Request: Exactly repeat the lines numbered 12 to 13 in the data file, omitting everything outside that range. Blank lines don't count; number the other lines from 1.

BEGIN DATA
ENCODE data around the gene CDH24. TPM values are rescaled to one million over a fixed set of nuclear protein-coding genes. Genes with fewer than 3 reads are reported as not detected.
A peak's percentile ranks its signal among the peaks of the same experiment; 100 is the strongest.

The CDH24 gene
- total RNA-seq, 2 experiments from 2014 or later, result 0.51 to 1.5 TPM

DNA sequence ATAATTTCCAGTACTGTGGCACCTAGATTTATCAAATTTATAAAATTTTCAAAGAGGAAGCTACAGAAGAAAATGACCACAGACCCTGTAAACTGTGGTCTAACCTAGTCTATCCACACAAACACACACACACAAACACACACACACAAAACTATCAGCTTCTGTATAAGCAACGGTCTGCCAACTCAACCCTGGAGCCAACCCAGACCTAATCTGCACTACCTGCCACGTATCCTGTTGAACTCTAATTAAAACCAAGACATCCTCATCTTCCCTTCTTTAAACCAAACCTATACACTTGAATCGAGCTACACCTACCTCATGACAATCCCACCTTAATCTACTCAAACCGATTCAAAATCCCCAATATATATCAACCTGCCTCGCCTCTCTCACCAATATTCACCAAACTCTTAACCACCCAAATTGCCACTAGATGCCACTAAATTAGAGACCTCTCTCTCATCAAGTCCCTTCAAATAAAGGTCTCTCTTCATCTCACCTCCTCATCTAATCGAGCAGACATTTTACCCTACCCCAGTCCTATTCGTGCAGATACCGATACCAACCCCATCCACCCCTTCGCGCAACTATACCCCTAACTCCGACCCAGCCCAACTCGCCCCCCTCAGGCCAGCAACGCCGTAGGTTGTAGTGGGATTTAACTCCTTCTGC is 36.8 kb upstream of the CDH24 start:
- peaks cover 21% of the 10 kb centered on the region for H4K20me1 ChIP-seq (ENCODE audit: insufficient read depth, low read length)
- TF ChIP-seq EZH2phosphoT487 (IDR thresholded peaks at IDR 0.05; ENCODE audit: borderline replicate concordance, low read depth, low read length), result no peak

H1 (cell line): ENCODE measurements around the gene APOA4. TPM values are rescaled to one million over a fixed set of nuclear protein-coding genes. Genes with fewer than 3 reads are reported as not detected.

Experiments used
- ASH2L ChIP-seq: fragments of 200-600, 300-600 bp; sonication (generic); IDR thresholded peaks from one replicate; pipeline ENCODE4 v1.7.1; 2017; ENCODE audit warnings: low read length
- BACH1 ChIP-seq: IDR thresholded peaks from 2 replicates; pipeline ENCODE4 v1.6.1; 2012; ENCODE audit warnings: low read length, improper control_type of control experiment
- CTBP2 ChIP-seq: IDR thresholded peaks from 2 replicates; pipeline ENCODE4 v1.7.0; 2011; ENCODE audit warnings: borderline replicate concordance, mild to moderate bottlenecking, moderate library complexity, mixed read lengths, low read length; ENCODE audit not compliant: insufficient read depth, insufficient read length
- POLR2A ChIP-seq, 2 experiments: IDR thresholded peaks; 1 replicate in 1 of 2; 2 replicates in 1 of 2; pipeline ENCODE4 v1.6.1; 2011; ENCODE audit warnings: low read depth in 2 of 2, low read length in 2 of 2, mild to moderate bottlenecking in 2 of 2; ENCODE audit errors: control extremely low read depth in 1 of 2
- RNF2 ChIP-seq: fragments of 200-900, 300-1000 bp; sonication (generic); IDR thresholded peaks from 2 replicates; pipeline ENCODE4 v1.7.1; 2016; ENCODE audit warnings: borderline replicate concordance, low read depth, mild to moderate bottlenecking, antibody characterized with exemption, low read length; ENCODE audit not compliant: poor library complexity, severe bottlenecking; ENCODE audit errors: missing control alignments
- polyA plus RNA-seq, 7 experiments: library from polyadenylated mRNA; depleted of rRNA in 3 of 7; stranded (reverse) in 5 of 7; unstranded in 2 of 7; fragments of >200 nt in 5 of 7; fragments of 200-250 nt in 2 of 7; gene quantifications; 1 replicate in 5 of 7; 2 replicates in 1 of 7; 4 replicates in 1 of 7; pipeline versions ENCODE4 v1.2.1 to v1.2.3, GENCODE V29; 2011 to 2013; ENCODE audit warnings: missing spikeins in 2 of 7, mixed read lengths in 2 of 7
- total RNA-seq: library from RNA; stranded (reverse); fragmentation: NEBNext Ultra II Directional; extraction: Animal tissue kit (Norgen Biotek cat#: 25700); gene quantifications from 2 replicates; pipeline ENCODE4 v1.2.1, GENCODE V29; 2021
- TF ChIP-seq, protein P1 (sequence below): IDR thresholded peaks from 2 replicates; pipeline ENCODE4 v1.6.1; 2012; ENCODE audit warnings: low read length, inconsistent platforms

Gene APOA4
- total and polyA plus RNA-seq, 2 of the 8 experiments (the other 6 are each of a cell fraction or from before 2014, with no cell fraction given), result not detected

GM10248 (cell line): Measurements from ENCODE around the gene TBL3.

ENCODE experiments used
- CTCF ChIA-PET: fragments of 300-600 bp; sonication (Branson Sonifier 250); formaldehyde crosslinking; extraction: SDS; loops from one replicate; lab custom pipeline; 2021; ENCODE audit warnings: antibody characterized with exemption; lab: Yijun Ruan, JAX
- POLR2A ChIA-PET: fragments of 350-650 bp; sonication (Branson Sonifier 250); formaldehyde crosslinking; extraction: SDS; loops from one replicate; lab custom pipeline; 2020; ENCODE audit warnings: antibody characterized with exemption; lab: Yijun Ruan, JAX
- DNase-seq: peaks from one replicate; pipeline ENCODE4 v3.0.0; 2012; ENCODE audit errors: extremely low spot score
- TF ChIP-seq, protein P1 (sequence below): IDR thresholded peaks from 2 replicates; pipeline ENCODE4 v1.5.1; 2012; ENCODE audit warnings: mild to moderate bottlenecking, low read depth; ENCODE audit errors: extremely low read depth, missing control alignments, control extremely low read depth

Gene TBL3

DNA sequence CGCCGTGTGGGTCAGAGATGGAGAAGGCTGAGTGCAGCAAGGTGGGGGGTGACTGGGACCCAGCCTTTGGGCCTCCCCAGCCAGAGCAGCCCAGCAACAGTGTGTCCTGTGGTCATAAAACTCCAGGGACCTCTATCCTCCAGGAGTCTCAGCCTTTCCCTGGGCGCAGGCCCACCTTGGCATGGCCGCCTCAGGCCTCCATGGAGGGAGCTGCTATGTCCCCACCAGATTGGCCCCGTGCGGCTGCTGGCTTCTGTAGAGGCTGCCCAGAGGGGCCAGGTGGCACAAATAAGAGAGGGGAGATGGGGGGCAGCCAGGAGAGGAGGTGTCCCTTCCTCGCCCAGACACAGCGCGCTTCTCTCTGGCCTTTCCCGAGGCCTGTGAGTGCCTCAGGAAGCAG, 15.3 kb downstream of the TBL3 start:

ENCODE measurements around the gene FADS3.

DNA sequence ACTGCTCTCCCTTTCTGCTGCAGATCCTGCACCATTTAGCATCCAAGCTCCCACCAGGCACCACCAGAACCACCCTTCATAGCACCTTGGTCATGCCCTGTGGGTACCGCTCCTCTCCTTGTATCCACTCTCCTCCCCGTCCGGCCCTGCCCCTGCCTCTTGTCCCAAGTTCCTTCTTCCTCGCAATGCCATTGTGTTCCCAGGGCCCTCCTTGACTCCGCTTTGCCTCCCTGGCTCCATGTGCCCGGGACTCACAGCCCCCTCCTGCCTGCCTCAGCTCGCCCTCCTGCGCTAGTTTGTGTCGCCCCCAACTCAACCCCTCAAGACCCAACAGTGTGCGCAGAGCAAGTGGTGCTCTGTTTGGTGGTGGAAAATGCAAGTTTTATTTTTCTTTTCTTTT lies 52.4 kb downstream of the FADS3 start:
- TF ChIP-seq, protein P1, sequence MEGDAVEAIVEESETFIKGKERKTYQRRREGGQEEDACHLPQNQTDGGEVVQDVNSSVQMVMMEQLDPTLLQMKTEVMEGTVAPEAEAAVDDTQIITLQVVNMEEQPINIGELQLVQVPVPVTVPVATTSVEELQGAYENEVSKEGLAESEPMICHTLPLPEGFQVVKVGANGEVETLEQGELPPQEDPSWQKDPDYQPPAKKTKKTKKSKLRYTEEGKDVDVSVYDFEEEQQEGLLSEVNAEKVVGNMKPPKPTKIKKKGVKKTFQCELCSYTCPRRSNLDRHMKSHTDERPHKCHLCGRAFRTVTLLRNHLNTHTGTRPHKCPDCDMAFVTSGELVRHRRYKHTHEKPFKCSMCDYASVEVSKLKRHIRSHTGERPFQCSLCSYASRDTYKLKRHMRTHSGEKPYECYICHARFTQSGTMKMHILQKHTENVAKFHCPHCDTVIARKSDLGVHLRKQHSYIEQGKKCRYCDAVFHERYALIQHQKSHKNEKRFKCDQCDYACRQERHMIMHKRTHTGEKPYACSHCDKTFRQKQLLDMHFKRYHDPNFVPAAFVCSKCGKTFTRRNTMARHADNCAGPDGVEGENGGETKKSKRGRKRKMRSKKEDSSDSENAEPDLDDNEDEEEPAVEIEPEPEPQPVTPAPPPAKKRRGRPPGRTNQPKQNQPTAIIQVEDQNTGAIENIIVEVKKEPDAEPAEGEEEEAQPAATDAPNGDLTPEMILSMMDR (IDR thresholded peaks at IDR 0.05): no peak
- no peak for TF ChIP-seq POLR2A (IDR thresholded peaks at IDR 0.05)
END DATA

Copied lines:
- CTBP2 ChIP-seq: IDR thresholded peaks from 2 replicates; pipeline ENCODE4 v1.7.0; 2011; ENCODE audit warnings: borderline replicate concordance, mild to moderate bottlenecking, moderate library complexity, mixed read lengths, low read length; ENCODE audit not compliant: insufficient read depth, insufficient read length
- POLR2A ChIP-seq, 2 experiments: IDR thresholded peaks; 1 replicate in 1 of 2; 2 replicates in 1 of 2; pipeline ENCODE4 v1.6.1; 2011; ENCODE audit warnings: low read depth in 2 of 2, low read length in 2 of 2, mild to moderate bottlenecking in 2 of 2; ENCODE audit errors: control extremely low read depth in 1 of 2